The Worcester City Council usually votes unanimously—any controversial stuff is sent to subcommittees, where it’s either turned into something broadly acceptable or buried.
Here’s a list of the positions current City Councilors took on controversial votes. Some of the spaces are blank, either because that City Councilor wasn’t serving when the vote was taken, or was absent.
(If you notice an error or misstatement, add a comment and I’ll note and fix them.)
- City Council reaffirmed its commitment to religious freedom. September 20, 2005. This resolution was a response to then-Governor Romney’s suggestion that mosques be wiretapped. Only then-Councilor Juan Gomez voted against it, saying it had nothing to do with running the city.
- Raise pay to $34,0000 for the Mayor and $29,000 for other Councilors. December 19, 2006. This was an 84% pay raise, as the salary had not increased since 1987! Various Councilors refused to take the raise in following years.
- Additional regulation on hawkers/peddlers and street vendors. August 8, 2008. After a couple restaurants complained that hot dog vendors were taking their business (!), the City Council added various new restrictions on street vendors.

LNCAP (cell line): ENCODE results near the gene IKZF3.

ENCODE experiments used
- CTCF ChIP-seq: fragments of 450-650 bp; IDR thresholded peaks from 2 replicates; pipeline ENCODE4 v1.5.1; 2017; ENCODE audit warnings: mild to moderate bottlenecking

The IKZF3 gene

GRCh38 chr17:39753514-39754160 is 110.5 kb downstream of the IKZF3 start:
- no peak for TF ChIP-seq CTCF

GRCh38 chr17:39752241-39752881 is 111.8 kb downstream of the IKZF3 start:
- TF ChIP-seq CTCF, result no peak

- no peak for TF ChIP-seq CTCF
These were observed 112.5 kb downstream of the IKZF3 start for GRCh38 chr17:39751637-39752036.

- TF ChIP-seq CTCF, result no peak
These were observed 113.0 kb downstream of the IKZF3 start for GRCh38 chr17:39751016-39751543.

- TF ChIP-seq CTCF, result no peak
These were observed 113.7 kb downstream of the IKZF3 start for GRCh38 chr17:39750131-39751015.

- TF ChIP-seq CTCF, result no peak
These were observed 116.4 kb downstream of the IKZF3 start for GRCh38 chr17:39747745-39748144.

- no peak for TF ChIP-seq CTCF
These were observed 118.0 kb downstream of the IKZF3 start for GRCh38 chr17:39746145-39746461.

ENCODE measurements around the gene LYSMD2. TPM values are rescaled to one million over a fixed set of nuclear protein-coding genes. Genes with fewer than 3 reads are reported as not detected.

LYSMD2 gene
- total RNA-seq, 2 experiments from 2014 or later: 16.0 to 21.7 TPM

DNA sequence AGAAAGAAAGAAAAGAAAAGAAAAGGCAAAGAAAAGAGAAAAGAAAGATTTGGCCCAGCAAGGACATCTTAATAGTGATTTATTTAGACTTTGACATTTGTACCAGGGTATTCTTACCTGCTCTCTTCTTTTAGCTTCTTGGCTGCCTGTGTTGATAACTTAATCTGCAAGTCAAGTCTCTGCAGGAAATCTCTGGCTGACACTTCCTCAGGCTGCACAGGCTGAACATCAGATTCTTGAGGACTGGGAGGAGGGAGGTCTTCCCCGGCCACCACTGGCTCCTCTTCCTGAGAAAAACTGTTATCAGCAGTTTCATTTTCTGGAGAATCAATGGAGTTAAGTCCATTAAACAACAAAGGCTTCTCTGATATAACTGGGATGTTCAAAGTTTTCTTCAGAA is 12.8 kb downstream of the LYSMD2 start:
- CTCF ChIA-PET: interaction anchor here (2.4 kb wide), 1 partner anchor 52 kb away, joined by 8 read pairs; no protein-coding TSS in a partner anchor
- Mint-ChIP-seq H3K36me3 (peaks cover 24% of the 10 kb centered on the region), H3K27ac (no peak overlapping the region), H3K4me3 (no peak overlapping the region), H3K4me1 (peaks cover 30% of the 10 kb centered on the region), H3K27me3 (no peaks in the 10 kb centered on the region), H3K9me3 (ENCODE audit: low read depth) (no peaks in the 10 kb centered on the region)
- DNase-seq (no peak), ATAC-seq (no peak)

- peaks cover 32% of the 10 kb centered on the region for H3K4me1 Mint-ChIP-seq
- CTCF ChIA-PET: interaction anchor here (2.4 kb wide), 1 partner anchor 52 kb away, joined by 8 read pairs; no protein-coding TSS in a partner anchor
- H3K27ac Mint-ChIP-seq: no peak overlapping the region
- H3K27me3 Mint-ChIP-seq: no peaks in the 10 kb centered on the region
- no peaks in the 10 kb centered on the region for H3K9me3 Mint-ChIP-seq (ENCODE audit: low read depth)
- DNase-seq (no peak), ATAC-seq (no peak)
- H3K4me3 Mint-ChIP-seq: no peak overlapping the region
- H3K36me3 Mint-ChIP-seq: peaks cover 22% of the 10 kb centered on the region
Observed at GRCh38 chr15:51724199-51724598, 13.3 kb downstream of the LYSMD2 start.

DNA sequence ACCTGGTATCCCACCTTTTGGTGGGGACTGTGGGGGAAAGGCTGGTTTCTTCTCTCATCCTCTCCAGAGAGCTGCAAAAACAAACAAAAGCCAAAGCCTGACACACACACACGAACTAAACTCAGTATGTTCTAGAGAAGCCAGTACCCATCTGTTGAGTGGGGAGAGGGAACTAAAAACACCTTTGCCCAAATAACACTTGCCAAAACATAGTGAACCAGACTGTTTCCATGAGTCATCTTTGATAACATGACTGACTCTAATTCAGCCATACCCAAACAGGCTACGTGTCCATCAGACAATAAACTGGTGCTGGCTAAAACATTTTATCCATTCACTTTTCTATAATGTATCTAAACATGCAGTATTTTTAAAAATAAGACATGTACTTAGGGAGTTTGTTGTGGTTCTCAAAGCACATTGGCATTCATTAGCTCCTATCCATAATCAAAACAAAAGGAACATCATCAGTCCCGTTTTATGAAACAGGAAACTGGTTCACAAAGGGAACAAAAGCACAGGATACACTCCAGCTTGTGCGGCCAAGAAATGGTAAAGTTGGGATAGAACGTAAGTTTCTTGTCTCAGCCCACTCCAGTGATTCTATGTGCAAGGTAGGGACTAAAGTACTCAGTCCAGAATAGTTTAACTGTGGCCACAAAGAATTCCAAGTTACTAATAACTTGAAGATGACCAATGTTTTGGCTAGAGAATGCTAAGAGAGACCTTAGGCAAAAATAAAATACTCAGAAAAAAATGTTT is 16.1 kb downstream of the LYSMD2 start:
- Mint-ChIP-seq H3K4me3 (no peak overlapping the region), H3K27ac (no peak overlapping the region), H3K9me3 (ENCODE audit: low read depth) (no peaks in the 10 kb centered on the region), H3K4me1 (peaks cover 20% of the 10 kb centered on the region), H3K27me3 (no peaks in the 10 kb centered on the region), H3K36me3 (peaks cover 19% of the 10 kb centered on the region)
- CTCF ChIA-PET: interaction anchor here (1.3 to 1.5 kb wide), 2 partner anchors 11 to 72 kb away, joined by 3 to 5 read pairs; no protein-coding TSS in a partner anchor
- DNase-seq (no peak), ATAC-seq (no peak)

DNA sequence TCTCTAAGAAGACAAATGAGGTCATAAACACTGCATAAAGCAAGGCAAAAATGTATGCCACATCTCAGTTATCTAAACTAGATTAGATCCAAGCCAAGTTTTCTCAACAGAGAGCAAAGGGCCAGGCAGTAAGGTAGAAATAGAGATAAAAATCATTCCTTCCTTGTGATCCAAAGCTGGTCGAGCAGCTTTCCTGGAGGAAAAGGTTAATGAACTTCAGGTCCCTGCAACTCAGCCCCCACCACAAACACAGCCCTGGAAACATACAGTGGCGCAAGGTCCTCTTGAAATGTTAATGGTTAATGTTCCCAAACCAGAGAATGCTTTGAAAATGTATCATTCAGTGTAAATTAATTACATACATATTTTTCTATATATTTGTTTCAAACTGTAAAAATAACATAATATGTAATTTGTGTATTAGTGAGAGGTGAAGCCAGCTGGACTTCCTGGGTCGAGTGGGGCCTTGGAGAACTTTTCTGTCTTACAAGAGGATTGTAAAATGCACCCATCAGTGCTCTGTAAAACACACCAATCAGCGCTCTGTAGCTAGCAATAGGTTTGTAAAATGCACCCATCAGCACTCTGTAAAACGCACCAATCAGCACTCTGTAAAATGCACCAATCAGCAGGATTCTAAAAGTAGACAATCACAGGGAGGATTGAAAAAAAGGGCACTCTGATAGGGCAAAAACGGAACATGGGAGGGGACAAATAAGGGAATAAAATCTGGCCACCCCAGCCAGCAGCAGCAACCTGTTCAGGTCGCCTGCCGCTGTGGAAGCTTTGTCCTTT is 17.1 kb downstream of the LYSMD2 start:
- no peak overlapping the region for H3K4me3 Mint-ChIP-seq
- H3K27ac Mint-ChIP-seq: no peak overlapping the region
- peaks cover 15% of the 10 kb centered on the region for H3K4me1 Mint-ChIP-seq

- Write letters of complaint or divest from Arizona because of their new immigration law. May 11th, 2010. These motions were a mess of parliamentary procedure. The “votes” noted in the chart above are those who sponsored the failed measures. Those opposing the condemnation said it was because it had nothing to do with running the city. Arizona changed the wording of their bill after this item was proposed but before the vote.
- Additional regulations on pit bulls and similar dogs. September 7, 2010. This ordinance was widely criticized by animal lovers, including the MSPCA. There were many amendments added to this after the main vote.
- Traffic surveillance cameras. August 9, 2011. These cameras would detect and photograph people running red lights; after the evidence was reviewed by police, the motorist would be sent a ticket. These would require a change in state law; the Council voted to request that change.